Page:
The results of a referendum made Oregon the first U.S. state to make it legal for a doctor to prescribe a life-ending drug to a terminally ill patient of sound mind who makes the request. However, doctors cannot administer the life-ending drugs and the patient must swallow them without help. Patients must state three times -- once in writing -- that they wish to die, and those statements must be made at least 15 days apart. They must also obtain a concurring opinion from a second doctor that they have less than six months to live and are of sound mind. The law took effect in late 1997, and through June, 2014, just over 800 people had used the law.
The state became the first in the U.S. to allow a person's right to die through legislation rather than through a court decision or a referendum result. Vermont's law, which took effect in May 2013, is closely modelled on the system in Oregon and uses the same safeguards. Patients must state three times, including once in writing -- that they wish to die. They must also obtain a concurring opinion from a second doctor that they have less than six months to live and are of sound mind.
In January 2014, a judge ruled that competent, terminally ill patients have the right to seek their doctors' help in getting prescription medication if they want to end their lives on their own terms. The state's attorney general is appealing the ruling, and a decision on whether it will be upheld is expected later this year.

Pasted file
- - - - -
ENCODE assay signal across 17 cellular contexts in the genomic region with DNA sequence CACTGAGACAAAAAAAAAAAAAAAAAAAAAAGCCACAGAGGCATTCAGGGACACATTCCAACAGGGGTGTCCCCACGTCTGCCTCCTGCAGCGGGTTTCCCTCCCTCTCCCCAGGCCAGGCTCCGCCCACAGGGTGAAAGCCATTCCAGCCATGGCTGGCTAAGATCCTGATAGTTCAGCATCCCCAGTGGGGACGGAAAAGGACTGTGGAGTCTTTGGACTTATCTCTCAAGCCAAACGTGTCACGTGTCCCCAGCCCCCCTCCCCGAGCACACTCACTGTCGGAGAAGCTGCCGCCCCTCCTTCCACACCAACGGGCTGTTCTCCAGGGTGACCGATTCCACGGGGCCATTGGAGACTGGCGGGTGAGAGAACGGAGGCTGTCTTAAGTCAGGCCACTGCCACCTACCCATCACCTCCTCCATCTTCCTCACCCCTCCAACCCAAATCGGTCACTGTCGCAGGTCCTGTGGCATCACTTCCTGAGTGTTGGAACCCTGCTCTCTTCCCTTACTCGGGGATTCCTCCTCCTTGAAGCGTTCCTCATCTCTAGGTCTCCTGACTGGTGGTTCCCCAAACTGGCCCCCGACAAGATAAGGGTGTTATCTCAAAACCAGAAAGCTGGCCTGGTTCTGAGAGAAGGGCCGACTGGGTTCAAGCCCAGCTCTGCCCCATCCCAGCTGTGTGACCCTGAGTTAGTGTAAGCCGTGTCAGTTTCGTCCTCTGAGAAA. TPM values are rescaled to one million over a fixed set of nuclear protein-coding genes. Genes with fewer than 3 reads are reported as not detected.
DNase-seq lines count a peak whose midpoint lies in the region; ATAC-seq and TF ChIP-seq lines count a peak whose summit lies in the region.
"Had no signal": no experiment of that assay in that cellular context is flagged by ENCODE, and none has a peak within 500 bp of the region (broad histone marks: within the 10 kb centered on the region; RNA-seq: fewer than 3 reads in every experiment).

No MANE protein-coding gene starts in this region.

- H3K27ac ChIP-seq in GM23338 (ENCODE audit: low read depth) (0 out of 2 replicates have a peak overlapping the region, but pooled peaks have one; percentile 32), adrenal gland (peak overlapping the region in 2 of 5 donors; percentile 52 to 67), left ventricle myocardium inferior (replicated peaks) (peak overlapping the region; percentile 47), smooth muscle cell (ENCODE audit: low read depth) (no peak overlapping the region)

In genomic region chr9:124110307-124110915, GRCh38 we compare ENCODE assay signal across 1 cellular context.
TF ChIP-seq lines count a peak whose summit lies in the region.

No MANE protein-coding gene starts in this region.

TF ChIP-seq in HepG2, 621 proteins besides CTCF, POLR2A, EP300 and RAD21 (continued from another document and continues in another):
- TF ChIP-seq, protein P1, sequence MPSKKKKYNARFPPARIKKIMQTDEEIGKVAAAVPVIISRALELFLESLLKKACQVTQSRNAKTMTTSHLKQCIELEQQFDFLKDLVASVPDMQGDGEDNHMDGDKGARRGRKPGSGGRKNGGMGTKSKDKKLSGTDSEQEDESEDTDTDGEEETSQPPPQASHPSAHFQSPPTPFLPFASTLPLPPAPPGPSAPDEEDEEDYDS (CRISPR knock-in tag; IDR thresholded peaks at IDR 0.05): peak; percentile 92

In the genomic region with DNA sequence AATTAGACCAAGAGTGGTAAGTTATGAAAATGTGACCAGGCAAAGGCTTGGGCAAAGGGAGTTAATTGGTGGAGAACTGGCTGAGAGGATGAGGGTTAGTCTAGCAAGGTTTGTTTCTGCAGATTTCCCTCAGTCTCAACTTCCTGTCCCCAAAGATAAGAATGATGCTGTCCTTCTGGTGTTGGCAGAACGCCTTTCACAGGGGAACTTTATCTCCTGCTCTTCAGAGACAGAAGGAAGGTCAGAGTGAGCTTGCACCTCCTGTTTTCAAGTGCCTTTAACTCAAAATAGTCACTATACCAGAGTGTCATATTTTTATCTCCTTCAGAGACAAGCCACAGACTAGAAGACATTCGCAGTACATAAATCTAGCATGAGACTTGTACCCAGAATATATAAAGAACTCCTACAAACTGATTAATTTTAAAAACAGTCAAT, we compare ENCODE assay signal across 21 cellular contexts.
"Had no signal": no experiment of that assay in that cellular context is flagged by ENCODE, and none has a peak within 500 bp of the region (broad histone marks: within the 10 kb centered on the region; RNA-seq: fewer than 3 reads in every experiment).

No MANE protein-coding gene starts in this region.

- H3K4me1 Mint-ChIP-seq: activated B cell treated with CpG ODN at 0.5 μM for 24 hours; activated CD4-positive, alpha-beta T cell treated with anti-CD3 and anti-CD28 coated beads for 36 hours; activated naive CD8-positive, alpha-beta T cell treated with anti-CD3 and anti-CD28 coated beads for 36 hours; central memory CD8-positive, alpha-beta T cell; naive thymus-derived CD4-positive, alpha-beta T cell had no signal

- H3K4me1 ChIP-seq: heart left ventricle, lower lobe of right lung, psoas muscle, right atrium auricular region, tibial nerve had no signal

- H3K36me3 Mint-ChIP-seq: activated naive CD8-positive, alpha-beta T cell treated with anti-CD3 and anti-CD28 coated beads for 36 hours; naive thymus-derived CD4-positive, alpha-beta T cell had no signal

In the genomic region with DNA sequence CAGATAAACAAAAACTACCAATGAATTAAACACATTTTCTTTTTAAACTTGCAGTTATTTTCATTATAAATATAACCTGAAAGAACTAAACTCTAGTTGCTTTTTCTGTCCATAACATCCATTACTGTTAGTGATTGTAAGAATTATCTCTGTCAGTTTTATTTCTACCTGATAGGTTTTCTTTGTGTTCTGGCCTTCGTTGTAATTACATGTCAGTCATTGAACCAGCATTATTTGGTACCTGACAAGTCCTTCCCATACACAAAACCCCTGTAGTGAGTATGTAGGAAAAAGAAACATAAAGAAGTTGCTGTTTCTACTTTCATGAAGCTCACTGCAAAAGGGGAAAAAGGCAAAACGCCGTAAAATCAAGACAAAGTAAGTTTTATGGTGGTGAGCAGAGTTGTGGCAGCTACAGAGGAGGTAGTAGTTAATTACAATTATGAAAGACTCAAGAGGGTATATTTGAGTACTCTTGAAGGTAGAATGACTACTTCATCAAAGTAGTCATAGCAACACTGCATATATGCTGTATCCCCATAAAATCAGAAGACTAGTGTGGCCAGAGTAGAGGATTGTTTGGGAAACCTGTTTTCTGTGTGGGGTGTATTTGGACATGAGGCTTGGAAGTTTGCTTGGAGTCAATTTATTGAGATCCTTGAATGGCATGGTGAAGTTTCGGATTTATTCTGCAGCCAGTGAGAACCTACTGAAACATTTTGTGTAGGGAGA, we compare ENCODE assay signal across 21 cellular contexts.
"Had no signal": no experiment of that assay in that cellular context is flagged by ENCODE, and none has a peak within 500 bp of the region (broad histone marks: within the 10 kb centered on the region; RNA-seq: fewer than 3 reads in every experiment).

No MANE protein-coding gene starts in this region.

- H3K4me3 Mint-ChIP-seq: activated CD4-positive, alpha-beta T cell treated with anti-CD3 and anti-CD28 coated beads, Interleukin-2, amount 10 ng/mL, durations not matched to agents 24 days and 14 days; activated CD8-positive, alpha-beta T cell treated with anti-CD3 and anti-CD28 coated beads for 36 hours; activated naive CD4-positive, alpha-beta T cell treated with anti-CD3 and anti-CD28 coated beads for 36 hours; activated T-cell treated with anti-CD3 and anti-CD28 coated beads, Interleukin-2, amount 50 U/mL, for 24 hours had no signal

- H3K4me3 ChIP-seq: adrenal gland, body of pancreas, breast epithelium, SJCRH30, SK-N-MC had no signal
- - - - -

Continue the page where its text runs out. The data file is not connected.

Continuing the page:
A referendum saw the state enact right to die legislation in 2008. As in Oregon, patients with less than six months to live must administer the doctor-prescribed lethal medication on their own. According to a government report, 549 people applied for the right to die between 2009 and 2013. Of those, 525 actually took their own lives.
In 2009, the state's Supreme Court ruled that Montana's public policy supports mentally competent, terminally ill patients being able to choose aid in dying. Physicians are allowed to prescribe medication that patients must administer themselves. More detailed legislative bills have been introduced in the state but have not passed. The court ruling still stands today, but data about its usage is not available.
A law passed in 1942 forbade anyone from helping someone kill themselves for selfish reasons. As a result, people arguing that they are assisting with a suicide for unselfish motives are not considered to be committing a crime. Suicides can be assisted by people other than doctors and no medical condition needs to be established. Switzerland is the only country that allows foreigners to travel there for the purpose of ending their own lives.
In the Netherlands, euthanasia is legal under specific circumstances and for children over the age of 12 with parental consent. In Europe, patients don't have to prove that they have a terminal illness -- establishing unbearable suffering is usually sufficient. Dutch doctors are allowed to perform euthanasia if a patient whose unbearable suffering has no hope of improvement asks to die with a full understanding of the situation. A second doctor must agree with the decision to help the patient die.